Now the central building of the National Museum, the Front Palace used to be an enormous complex stretching from the Chao Phraya River across Sanam Luang to Lot Canal. It was built in the 18th-century, along with the Grand Palace. The Front Palace housed the heir to the throne, who was appointed by the King; usually a son or brother of the reigning monarch who bare the title 'Second King' or 'Vice-King'. The title of Second King started in the Ayutthaya Period, but gained a significant amount of power during the Rattanakosin Period when the Second King even got its own private army and navy. This large amount of power often led to conflicts between the King and the Second King. The last to bare the title of Second King was Prince Vichaichan. In 1884, he got into a power struggle with King Rama V in an event known as the Front Palace crisis. King Rama V tried to modernise Siam in a rapid pace, and conservative forces and the nobility, including Prince Vichaichan, saw their power and influence being slowly eroded. When Prince Vichaichan got a letter threatening his life, he mobilised up to 600 of his private troops around his palace. The King also mobilised his troops, but this only underlined that the Second King's guards were more numerous and better equipped. After an explosion, a mysterious fire broke out in the Grand Palace, threatening Wat Phra Kaew, and the Second King's troops got on their way to the Grand Palace to try and extinguish it; however this was blocked by the King's Royal Guards who feared that the fire was orchestrated by the Second King to take over the country. Afterwards King Rama V criticised the Second King for not moving all his troops to the Grand Palace, as an ancient custom dictated that the Second King's troops must actively protect the King and the Grand Palace in an emergency. King Rama V ordered his troops to surround the Front Palace, and Prince Vichaichan fleed to the British embassy. After mediation, the powerful Western countries supported King Rama V, who abolished the title and introduced the Western-style 'Crown Prince of Siam' for the heir apparent. Prince Vichaichan died one year later. The palace was turned into the National Museum's main building housing Thai art objects. Some walled remains of the old Front Palace complex can be found inside the Thammasat University complex.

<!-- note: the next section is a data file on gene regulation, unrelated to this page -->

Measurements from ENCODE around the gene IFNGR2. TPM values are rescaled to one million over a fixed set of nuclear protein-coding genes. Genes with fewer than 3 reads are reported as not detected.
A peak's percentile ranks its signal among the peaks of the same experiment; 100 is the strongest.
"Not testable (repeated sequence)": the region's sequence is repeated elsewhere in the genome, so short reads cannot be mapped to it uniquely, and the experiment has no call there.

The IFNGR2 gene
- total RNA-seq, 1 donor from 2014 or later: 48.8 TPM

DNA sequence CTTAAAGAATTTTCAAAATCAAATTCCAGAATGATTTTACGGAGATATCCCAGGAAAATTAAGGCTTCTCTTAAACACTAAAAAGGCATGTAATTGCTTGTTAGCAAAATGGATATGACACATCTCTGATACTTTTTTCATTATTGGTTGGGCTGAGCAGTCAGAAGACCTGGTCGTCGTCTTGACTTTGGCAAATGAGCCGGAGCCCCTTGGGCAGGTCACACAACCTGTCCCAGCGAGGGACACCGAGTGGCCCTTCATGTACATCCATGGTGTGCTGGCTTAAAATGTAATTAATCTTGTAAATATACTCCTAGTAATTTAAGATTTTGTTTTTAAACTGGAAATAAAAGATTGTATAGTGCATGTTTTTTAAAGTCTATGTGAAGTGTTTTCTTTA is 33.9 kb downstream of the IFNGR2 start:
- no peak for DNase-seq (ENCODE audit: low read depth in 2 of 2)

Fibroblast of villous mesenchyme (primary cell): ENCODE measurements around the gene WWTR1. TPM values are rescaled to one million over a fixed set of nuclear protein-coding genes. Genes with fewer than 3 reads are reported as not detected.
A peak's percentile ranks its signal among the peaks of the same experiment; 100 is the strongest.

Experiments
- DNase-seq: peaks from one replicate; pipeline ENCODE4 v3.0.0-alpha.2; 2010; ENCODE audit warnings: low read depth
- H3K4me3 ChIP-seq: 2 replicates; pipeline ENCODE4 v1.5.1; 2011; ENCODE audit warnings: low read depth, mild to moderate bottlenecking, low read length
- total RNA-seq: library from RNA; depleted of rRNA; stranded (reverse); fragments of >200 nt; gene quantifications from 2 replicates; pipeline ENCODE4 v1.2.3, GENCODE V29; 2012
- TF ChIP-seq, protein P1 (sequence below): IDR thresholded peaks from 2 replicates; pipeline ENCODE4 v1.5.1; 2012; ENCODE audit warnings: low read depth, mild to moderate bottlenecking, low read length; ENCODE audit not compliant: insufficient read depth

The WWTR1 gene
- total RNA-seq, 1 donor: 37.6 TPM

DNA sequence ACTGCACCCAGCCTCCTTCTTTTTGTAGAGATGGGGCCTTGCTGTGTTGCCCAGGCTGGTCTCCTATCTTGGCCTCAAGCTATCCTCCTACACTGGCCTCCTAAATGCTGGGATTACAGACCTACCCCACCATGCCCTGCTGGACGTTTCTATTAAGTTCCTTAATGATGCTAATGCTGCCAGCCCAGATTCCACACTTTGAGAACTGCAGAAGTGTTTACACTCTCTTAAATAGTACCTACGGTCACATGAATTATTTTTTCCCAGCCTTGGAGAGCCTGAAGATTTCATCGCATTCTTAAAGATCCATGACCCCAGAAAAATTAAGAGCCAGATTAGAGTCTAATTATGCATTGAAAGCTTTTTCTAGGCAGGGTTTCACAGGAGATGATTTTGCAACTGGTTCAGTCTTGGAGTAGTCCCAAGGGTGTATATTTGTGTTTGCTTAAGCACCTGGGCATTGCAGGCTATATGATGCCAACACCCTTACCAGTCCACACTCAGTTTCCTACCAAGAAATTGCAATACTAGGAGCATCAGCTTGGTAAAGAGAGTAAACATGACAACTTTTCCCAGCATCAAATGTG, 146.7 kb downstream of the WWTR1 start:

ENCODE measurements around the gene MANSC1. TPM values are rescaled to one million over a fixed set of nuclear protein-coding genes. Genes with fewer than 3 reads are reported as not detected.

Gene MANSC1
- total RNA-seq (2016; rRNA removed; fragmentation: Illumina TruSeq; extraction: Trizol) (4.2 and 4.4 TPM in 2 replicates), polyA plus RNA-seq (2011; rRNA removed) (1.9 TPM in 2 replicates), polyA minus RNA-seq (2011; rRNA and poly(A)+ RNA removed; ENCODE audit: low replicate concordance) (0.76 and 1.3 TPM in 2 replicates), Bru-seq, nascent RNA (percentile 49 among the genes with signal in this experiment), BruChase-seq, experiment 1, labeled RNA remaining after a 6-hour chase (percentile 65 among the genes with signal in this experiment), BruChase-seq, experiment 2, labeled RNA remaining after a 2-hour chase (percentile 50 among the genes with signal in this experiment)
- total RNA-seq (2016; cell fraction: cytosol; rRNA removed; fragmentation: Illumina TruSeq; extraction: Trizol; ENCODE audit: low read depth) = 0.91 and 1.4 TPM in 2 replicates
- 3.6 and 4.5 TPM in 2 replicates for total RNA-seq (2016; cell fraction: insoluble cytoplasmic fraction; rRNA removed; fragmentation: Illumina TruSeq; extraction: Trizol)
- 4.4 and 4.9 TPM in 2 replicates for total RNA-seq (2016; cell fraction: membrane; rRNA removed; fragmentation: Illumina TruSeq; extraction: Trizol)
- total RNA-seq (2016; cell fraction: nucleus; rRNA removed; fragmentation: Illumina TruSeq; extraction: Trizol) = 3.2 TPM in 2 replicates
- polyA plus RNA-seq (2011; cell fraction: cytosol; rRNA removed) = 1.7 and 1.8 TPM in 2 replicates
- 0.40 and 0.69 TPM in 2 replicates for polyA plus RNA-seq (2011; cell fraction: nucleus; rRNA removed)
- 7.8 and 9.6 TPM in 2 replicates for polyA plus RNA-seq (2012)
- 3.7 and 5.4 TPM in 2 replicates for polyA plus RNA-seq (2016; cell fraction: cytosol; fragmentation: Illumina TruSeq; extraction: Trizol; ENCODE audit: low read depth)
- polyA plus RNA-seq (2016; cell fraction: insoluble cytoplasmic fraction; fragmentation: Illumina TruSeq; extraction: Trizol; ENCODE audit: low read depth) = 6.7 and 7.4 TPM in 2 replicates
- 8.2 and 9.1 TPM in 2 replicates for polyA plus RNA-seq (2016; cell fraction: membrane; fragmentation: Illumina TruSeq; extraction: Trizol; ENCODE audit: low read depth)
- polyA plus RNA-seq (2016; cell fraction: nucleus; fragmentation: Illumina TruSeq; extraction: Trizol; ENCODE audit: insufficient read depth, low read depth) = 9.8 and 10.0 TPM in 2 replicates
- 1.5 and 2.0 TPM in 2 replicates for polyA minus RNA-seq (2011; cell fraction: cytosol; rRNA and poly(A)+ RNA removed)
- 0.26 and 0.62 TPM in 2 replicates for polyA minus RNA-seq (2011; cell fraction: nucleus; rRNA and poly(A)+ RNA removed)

Na Phra That Rd
Nearest Transit: MRT Hua Lamphong Station (Lines: Blue)
+66 2 215-8173
Front Palace and Nearby Attractions on Map
Grand Palace(1.1 km)
A must-see attraction in Bangkok, the Grand Palace complex has the royal residence and the venerated Temple of the Emerald Buddha, apart from throne halls and government offices.
Wat Pho(1.4 km)
Wat Pho, popularly known as the Temple of the Reclining Buddha (Wat Phra Chetuphon Vimolmangklararm Rajwaramahaviharn in Thai), is the largest temple of Bangkok, and probably the oldest too, predating the founding of the capital by almost 200 years.
Wat Arun(2.1 km)
Wat Arun, often called the Temple of Dawn, is located on the other side of the Chao Phraya River in Thonburi, you can find more information in that district article.
Wat Intharawihan(1 km)
This temple is known for the so-called Standing Buddha or Big Buddha (Luang Pho To), a 32-metre-tall golden Buddha image.
Dusit Palace(2.5 km)
The Dusit Palace is a large complex of 13 royal residences and few other buildings built by King Rama V on Rattanakosin Island in the early 20th century.
Rattanakosin Exhibition Hall(0.8 km)
The Rattanakosin Exhibition Hall explores the history of Rattanakosin Island, Bangkok's royal city where the Grand Palace, Wat Po and National Museum are located.
Wat Ratchabophit(1.1 km)
Built by King Rama V in 1869, it was created to keep up with the tradition that each newly-appointed monarch erected a temple to mark his reign.
Memorial Bridge(2.2 km)
No tours found for Front Palace !